Now Brent has paid his dues with the Austin Songwriters' Group -- helped a lot of fellow musicians get venues and a fair hearing. Plus he's a great guy! Stephen Doster worked with Brent intimately throughout this year-long recording project -- and the love shines through. This is pure country -- not alt country or nuevo country -- which fully explains why Brent is a favorite out at Hill's Cafe (where he will be again this Thursday). I really like "Day Job," which reminds me of a conversation I had just last night with Jeremy Harrell -- about it interfering with his night job. There's the Ray Benson-esque ""If I Could Just Get Back (into the swing of things again)," one of two (plus the title track) co-written by Doster. The bottom line -- if you like Asleep at the Wheel, you just might like Brent's music, too. Of course I am going to be unfair and say my favorite song on the record is the Freddy Powers tune -- but Brent's own "Hopelessly in Love" (autobiographical sketch??) is pretty darn good too! But this is a record that belongs with a dance floor -- at places like the Broken Spoke and Midnight Rodeo.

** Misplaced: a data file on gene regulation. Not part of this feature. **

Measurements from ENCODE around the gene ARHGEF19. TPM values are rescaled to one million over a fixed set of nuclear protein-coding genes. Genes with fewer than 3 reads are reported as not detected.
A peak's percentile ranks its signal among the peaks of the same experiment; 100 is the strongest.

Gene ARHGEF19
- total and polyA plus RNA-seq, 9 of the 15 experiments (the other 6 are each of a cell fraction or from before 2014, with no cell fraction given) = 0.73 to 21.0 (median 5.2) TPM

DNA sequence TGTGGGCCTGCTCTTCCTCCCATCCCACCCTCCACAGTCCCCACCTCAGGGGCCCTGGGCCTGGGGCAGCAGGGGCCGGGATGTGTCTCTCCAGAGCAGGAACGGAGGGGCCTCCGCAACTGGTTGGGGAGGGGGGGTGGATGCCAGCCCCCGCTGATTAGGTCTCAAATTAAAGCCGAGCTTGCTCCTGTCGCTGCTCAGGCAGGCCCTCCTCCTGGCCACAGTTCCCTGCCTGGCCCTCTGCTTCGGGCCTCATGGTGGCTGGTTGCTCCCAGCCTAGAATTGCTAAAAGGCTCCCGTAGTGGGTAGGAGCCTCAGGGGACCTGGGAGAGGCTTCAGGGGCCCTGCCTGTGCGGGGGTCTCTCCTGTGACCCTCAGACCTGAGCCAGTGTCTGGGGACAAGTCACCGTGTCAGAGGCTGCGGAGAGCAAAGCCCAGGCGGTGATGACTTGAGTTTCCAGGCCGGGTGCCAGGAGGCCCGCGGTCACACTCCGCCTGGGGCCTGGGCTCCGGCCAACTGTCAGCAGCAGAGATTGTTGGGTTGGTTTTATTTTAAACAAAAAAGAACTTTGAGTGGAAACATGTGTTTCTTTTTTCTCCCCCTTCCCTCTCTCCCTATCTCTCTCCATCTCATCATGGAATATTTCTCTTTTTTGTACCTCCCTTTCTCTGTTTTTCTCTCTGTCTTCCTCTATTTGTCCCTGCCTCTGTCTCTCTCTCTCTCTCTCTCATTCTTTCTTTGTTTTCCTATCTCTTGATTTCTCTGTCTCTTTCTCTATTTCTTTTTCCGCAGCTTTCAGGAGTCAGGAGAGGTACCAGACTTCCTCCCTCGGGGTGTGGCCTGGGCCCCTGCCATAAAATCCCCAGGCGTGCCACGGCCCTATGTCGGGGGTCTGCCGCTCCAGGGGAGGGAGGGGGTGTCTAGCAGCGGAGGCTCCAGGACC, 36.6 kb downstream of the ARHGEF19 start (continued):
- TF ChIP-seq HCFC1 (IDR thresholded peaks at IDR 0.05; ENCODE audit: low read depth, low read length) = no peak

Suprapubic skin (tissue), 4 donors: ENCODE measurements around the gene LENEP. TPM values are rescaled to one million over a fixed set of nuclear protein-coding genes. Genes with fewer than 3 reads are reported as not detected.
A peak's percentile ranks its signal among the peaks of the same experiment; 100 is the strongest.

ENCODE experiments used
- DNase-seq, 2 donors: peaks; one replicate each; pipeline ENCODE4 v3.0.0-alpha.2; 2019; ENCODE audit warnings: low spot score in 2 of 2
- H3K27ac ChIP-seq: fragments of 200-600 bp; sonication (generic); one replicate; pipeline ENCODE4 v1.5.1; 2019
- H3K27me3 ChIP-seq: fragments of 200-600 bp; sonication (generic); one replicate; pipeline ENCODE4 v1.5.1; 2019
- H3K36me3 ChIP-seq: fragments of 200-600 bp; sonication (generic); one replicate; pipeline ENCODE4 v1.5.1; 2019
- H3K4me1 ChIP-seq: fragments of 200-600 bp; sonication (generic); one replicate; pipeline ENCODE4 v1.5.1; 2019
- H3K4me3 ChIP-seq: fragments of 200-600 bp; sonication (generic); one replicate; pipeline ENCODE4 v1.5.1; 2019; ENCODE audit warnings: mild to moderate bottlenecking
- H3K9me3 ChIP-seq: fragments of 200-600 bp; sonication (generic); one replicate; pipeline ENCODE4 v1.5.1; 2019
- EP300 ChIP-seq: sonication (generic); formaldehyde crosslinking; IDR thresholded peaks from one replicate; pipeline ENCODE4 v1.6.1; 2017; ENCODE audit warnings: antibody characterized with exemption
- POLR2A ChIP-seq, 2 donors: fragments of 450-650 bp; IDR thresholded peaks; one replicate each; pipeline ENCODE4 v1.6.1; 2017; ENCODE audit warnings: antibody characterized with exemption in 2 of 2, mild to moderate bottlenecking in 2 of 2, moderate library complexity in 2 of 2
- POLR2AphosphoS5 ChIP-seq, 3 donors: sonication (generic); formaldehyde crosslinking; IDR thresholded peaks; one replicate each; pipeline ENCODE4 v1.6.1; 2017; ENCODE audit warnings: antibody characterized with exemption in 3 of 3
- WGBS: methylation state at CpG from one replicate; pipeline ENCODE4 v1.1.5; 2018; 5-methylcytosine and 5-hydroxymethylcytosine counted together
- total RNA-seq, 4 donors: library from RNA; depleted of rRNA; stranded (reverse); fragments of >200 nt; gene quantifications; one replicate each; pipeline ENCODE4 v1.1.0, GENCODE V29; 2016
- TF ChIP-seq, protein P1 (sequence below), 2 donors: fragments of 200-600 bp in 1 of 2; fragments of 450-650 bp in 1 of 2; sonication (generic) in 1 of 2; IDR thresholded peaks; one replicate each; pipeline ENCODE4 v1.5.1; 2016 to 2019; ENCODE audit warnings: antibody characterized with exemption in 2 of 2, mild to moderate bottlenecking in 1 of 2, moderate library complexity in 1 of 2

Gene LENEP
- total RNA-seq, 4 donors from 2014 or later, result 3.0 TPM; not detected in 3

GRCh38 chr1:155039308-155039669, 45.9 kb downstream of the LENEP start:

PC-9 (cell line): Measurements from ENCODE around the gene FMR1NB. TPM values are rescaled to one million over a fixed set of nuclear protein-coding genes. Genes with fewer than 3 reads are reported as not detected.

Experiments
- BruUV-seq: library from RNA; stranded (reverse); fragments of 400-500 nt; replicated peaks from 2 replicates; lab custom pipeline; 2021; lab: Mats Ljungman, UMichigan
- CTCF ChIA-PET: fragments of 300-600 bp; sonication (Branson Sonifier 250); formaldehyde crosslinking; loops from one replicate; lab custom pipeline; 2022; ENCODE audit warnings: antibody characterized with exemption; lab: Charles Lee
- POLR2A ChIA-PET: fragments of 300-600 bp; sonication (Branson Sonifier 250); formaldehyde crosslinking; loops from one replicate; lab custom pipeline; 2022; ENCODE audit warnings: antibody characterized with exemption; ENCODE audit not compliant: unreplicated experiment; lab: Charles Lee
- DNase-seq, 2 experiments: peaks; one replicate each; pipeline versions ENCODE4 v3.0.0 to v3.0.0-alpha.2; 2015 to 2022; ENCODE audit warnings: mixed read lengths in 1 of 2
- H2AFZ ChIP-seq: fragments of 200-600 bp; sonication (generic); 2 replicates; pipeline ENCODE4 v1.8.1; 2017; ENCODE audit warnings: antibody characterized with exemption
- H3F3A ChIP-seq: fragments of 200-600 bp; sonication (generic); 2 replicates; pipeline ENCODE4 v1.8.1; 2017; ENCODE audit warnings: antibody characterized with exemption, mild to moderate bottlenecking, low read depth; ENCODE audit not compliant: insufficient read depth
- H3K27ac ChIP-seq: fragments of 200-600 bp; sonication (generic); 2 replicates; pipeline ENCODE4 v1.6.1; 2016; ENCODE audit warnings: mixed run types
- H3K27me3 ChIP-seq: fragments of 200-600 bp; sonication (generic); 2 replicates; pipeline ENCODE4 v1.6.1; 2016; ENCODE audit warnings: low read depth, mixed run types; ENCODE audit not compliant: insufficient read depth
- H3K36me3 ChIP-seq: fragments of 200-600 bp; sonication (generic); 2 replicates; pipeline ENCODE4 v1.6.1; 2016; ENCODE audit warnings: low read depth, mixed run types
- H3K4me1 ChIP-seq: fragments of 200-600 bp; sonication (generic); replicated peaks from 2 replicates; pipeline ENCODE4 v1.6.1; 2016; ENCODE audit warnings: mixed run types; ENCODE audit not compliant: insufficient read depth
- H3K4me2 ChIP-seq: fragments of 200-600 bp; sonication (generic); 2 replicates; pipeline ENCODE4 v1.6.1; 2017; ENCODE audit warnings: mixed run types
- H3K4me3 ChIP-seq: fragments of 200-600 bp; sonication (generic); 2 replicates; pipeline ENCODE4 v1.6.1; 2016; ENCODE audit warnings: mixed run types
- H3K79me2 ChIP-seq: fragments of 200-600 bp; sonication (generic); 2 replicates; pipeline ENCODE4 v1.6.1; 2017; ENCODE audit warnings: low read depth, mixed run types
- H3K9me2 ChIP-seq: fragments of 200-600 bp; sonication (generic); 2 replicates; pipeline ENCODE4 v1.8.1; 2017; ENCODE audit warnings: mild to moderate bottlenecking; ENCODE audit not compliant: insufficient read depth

Then there's "Schizophonic," from the Renaissance Man John Pointer. I've had this one for a while, too -- and if all you ever hear is "The Holy Trinity of Rhythm" (here in Parts 1 and 2), you will be glad you spent your time tracking this recording down. I am thinking what a great way to start kids off at school EVERY morning -- with about 15 minutes of Pointer beatboxing and all of them joining him in their own special ways -- with the promise that if they focus the rest of the day in school, they get to do it again before they go home. Grades would SOAR! But John is much more than beatbox (and his old Schrodinger's Cat daze) -- yes, he's a cellist, but he is also a budding lead guitarist (secrets to be unveiled soon maybe), a vocalist and actor who BECAME the Judas of Jesus Christ Superstar at the Zach Scott, and a man in demand on both coasts for BIG projects (most of which he opted out of for now). Did I forget entrepreneur and music marketer -- and great pal to have (and yes he does like to talk with not at people). Take "One by One," which is cut 2 here -- shows what a good singer and songwriter John is (with Johnny Goudie here). Players here include Pat Mastelotto, Stefano Intelisano, Will Landin, Mike Rosch, and Greg Seale -- with extra help from John Stinson on "Silver." There are messages in some of these songs that reflect John's own journey -- so travel along the way with him for a while, huh?